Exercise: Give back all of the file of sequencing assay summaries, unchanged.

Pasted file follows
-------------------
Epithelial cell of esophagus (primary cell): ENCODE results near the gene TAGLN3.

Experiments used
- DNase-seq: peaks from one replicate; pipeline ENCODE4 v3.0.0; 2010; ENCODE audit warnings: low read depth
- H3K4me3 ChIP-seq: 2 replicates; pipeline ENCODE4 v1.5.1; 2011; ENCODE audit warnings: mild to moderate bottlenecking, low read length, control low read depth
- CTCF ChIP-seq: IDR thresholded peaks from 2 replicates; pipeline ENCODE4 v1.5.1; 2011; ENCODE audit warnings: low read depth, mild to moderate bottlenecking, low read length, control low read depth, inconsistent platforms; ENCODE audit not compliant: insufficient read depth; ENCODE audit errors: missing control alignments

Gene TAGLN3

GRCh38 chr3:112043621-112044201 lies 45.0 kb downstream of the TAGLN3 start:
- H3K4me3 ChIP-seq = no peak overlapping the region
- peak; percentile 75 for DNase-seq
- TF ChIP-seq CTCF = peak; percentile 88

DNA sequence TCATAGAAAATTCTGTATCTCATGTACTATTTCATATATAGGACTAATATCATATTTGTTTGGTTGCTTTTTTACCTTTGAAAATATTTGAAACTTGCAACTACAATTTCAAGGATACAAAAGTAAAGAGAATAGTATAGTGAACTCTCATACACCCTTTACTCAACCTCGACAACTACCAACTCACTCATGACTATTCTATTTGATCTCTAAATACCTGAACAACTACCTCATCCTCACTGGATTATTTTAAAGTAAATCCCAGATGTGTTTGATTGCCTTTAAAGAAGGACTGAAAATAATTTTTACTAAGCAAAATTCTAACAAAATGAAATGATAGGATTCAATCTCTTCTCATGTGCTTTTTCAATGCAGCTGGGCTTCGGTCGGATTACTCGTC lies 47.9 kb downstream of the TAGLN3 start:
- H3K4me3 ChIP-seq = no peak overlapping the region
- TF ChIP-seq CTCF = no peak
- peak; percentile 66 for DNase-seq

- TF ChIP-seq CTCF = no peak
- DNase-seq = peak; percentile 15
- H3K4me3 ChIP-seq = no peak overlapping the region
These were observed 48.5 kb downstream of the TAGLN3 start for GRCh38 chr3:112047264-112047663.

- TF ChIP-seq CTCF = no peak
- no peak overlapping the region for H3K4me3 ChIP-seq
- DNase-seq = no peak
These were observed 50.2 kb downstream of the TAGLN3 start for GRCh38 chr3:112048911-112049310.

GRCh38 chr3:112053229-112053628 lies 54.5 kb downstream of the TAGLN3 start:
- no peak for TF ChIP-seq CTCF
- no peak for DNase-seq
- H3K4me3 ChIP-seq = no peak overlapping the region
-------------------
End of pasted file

Epithelial cell of esophagus (primary cell): ENCODE results near the gene TAGLN3.

Experiments used
- DNase-seq: peaks from one replicate; pipeline ENCODE4 v3.0.0; 2010; ENCODE audit warnings: low read depth
- H3K4me3 ChIP-seq: 2 replicates; pipeline ENCODE4 v1.5.1; 2011; ENCODE audit warnings: mild to moderate bottlenecking, low read length, control low read depth
- CTCF ChIP-seq: IDR thresholded peaks from 2 replicates; pipeline ENCODE4 v1.5.1; 2011; ENCODE audit warnings: low read depth, mild to moderate bottlenecking, low read length, control low read depth, inconsistent platforms; ENCODE audit not compliant: insufficient read depth; ENCODE audit errors: missing control alignments

Gene TAGLN3

GRCh38 chr3:112043621-112044201 lies 45.0 kb downstream of the TAGLN3 start:
- H3K4me3 ChIP-seq = no peak overlapping the region
- peak; percentile 75 for DNase-seq
- TF ChIP-seq CTCF = peak; percentile 88

DNA sequence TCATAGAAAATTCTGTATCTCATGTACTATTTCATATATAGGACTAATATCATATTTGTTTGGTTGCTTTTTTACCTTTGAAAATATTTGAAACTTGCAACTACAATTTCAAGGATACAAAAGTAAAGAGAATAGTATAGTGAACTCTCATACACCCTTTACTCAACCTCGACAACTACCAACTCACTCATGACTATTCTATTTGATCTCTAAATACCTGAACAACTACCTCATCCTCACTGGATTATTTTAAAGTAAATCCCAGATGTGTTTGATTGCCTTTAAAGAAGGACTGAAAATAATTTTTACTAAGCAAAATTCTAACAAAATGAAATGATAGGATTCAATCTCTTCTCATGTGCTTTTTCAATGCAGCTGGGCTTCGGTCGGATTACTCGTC lies 47.9 kb downstream of the TAGLN3 start:
- H3K4me3 ChIP-seq = no peak overlapping the region
- TF ChIP-seq CTCF = no peak
- peak; percentile 66 for DNase-seq

- TF ChIP-seq CTCF = no peak
- DNase-seq = peak; percentile 15
- H3K4me3 ChIP-seq = no peak overlapping the region
These were observed 48.5 kb downstream of the TAGLN3 start for GRCh38 chr3:112047264-112047663.

- TF ChIP-seq CTCF = no peak
- no peak overlapping the region for H3K4me3 ChIP-seq
- DNase-seq = no peak
These were observed 50.2 kb downstream of the TAGLN3 start for GRCh38 chr3:112048911-112049310.

GRCh38 chr3:112053229-112053628 lies 54.5 kb downstream of the TAGLN3 start:
- no peak for TF ChIP-seq CTCF
- no peak for DNase-seq
- H3K4me3 ChIP-seq = no peak overlapping the region